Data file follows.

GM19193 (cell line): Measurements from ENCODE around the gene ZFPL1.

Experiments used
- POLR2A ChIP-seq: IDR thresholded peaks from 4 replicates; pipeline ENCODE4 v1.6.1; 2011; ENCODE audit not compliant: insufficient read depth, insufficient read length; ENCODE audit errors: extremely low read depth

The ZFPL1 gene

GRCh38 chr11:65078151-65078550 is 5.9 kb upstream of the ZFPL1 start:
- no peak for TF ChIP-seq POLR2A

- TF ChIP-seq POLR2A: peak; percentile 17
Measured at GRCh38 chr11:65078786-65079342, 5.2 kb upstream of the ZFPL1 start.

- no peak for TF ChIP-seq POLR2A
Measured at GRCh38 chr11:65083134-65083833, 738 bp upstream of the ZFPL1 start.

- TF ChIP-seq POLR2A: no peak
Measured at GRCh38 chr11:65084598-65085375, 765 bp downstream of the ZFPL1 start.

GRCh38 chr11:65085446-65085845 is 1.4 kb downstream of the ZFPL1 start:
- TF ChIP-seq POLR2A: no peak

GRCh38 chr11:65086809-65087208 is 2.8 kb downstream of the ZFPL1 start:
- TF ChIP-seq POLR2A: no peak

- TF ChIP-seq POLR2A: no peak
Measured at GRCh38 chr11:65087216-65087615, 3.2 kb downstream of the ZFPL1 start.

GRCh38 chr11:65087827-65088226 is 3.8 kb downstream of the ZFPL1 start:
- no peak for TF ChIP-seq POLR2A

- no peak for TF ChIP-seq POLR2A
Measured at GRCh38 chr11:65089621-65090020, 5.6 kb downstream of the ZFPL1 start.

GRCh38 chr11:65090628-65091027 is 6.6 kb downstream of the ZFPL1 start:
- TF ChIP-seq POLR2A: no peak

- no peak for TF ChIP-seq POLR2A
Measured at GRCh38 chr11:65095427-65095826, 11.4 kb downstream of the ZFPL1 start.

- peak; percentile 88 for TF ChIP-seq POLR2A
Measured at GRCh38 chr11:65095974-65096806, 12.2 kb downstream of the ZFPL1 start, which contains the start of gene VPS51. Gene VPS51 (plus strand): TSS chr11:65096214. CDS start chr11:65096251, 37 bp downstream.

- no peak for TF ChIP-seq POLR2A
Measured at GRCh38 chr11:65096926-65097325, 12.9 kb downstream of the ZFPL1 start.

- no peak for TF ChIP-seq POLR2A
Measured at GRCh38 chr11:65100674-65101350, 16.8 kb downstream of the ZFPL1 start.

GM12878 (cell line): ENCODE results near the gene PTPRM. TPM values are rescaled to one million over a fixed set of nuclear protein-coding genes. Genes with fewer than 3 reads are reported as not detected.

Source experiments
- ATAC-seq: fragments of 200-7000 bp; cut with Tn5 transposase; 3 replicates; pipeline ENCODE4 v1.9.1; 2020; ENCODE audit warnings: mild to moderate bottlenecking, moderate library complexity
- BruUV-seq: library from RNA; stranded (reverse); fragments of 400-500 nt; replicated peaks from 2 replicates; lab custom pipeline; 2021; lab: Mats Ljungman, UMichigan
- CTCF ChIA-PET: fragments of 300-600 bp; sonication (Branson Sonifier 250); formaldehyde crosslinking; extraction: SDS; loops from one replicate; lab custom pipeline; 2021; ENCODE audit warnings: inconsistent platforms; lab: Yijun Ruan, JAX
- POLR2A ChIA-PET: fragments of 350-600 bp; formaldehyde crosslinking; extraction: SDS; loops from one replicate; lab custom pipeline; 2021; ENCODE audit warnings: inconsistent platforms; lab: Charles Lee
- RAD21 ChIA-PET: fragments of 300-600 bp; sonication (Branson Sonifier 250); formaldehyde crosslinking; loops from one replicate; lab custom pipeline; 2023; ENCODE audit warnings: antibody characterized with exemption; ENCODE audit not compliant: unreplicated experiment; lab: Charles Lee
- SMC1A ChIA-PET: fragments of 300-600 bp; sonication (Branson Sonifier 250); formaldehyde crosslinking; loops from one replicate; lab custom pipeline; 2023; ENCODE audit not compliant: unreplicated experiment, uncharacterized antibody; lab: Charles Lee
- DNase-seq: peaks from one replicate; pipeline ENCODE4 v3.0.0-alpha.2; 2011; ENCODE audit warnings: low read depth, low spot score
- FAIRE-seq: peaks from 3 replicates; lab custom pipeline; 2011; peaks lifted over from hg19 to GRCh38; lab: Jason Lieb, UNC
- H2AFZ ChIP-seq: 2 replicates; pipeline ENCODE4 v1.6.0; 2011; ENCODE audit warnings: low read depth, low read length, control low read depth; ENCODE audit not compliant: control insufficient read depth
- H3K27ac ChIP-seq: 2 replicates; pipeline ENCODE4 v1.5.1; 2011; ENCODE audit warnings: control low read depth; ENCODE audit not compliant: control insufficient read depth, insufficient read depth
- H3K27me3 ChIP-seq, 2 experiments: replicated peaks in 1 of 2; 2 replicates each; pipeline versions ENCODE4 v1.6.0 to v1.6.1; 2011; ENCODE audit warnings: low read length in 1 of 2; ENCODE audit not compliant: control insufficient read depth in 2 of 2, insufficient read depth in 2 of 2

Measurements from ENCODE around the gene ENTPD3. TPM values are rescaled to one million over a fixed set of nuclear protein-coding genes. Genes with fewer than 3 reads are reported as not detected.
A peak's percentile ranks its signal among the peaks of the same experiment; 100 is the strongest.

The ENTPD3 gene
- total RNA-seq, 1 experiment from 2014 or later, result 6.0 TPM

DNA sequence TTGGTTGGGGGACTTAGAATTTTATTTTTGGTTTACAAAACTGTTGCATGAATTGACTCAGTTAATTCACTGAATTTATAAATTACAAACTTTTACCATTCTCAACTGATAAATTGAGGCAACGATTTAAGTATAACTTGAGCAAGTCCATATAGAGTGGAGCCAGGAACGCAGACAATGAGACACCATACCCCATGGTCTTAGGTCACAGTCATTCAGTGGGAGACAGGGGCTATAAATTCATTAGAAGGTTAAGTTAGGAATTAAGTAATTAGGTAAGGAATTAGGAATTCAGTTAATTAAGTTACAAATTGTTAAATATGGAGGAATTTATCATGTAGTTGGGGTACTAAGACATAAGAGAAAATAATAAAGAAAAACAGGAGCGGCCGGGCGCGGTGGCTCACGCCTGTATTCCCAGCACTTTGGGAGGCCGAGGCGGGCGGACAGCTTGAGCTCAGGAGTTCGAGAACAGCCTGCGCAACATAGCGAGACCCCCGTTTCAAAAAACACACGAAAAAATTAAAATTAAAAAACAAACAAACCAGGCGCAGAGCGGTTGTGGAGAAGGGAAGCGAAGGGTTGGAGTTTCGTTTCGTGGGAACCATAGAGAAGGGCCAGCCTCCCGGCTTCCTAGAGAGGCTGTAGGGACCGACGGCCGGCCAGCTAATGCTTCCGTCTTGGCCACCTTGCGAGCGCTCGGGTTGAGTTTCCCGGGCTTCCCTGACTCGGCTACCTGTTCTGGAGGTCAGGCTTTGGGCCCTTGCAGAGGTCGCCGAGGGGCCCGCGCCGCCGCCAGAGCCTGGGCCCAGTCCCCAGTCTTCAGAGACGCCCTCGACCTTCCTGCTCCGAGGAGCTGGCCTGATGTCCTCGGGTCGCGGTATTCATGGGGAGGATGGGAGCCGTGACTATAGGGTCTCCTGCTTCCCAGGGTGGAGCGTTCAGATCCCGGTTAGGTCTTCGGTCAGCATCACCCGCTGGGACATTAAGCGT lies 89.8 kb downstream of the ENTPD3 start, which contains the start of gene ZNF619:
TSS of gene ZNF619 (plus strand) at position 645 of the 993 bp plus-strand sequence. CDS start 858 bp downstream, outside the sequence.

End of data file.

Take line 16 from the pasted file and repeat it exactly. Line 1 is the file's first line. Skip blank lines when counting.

- TF ChIP-seq POLR2A: no peak